ecology and conservation.”
“Many of the youngsters
although living in a rural
setting were living in a rural
Cloister and Elvin Hayard,
New Holland R 2 - Grassland
tied for first place in the
compition. The youths will
be receiving a plaque from
the Lancaster Soil Con
servation Service for their
Other individuals placing
in the top six, included:
Leslie Groff, 211 S. State St.,
Ephrata - Cloister;. Bobby
Patterson Morgantown Rl -
Grassland; John Crantz
Quarryville - Solanco and
Kenneth Wicker Holtwood
R 2 - Solanco.
The competition was held
on the Harlan Hoover farm
near Elizabethtown with the
Elizabethtown FFA chapter
serving as coordinators of
the contest.
Serving The Central and Southeastern Pennsylvania Areas
Lancaster Farming, Saturday, April 12, 1975
non-farm atmosphere either
on farms but not farming or
the suburbs.”
Ogline went on to explain
that more leisure time
coupled with the increase of
farm size but the decrease of
actual farms had put much
of the population in the rural
non-farm class. And while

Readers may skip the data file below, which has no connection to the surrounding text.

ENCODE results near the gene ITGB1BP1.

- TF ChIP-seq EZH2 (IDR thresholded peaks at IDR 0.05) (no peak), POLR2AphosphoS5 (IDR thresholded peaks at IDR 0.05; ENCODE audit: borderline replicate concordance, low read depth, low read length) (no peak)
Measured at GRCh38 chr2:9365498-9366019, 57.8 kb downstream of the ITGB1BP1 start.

the youngsters living in these
conditions were interested in
agriculture it was from a
different point of view.
“The environmental ag
program helps to give
(Continued on Page 26]
York Hort Club Member - Leader
by: Melissa Piper
When Jeff Roth joined 4-H
eight years ago, he was
hoping to become an active
member of a worthwile
organization and that is
exactly what the York
County 4-H youth has done.
Jeff, who is the son of Mr.
and Mrs. Maurice Roth,
Spring Grove Rl, has worked
diligently in many fields of 4-
H making his project and
activities records quite
As projects, Jeff has tired
a little of everything in
cluding doing work in beef,
entomology, geology,
leadership, tractor,
automotive and health
projects to name just a few.
He is a member of the
Thomasville 4-H Community
Club, the York 4-H Hor
ticulture club and the York
County Council. Jeff has held
many offices of leadership